New Delhi, Mar 18 (ANI/Business Wire India): "In today's world - convergence is the keyword. All facets of communication have converged digitally into the mobile handset," said Siddhartha Behura, Secretary, Department of Telecommunications, Govt of India, Chief Guest at the inauguration of the 17th Convergence India 2009, which commenced today in the nation's capital.
With wireless technologies like 3G and WiMAX allowing mobile access to voice, data and multimedia over converged networks, the Indian market is excited about the reach of new applications like tele-medicine, tele-education, mobile Internet and location based services.
Behura emphasized the role of communications technology in reducing the urban-rural digital divide. "Our main concern is to bridge the gap between urban and rural India," he remarked.
Voice services, data access, and video downloads are services taken for granted in India's urban markets while basic voice services in rural areas are hard to come by. And yet, with a tele-density of merely 14 per cent, rural India represents the next phase of growth for the information and communications technology (ICT) industry.
"The key areas of focus are affordability, accessibility and inclusion," said Subhendu Mohanty, Country Head and Senior Director Home and Networks Mobility Business, Motorola, at Convergence India's inaugural conference session.
According to Mohanty, convergence should take us down the path of inclusion where everyone has access to information and services like security, medical advice/health, financial services.
The government has a significant role to play as far as rural penetration is concerned, especially in terms of augmenting the existing infrastructure. Given India's geographical diversity, RN Prabhakar, Member-Technology, Telecom Regulatory Authority of India (TRAI) said that state governments should work out their own policies regarding telecom penetration in their respective states.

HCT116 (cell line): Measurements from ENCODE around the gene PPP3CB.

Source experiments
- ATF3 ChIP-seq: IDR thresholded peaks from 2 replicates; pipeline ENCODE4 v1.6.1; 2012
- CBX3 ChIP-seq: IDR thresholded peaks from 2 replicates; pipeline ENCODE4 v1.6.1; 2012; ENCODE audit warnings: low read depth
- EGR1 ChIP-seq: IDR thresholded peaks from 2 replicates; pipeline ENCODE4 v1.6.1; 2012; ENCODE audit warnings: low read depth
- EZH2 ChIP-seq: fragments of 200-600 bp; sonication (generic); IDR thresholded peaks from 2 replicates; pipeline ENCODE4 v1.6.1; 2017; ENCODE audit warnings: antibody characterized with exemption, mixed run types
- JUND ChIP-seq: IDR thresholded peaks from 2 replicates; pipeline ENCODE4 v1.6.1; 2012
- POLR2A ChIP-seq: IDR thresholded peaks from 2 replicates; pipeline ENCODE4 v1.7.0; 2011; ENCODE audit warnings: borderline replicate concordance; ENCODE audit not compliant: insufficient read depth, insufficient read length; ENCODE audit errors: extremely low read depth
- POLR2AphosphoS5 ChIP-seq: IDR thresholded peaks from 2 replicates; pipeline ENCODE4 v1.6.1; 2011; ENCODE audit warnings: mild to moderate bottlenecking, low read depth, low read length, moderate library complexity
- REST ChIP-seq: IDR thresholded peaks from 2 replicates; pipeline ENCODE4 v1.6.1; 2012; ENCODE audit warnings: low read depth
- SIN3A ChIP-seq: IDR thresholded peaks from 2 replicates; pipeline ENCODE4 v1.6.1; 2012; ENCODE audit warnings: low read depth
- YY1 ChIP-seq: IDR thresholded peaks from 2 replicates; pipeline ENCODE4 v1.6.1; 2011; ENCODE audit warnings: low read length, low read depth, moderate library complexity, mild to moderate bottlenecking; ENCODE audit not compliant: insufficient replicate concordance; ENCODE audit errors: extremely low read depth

He also felt that the Universal Service Obligation Fund (USOF) should be utilized effectively for expansion of mobile and broadband services in rural areas.
Transforming the TV from an entertainment medium to an information medium, and thereafter to a productivity medium enabling tele-medicine, tele-education etc, in a cost-effective manner, will go a long way towards connecting rural India. Television is a very powerful medium in a country like India where we have 100 million plus TV homes.
"Video will play a very important role in convergence. India will be at the forefront of developments in video communications because of the high level of TV penetration and lower-cost transmission to the end user as compared to global economies," claimed Vijay Yadav, Managing Director - South Asia, UTStarcom.
A global showcase featuring exhibits from 20 countries, the Convergence India exhibition brings cutting edge services and solutions conducive to the convergent technological scenario.
Among the exciting launches were Sai Infosystems Ltd's Video-Phone services in collaboration with BSNL. The wireless/wireline service will be launched initially across North and West India and would provide audio/video calls at rates even cheaper than the Re. 1 per minute landline rate. Affordability is the main concern in spreading communications services across the remote, rural and unconnected areas and video communications just might be the answer. (ANI)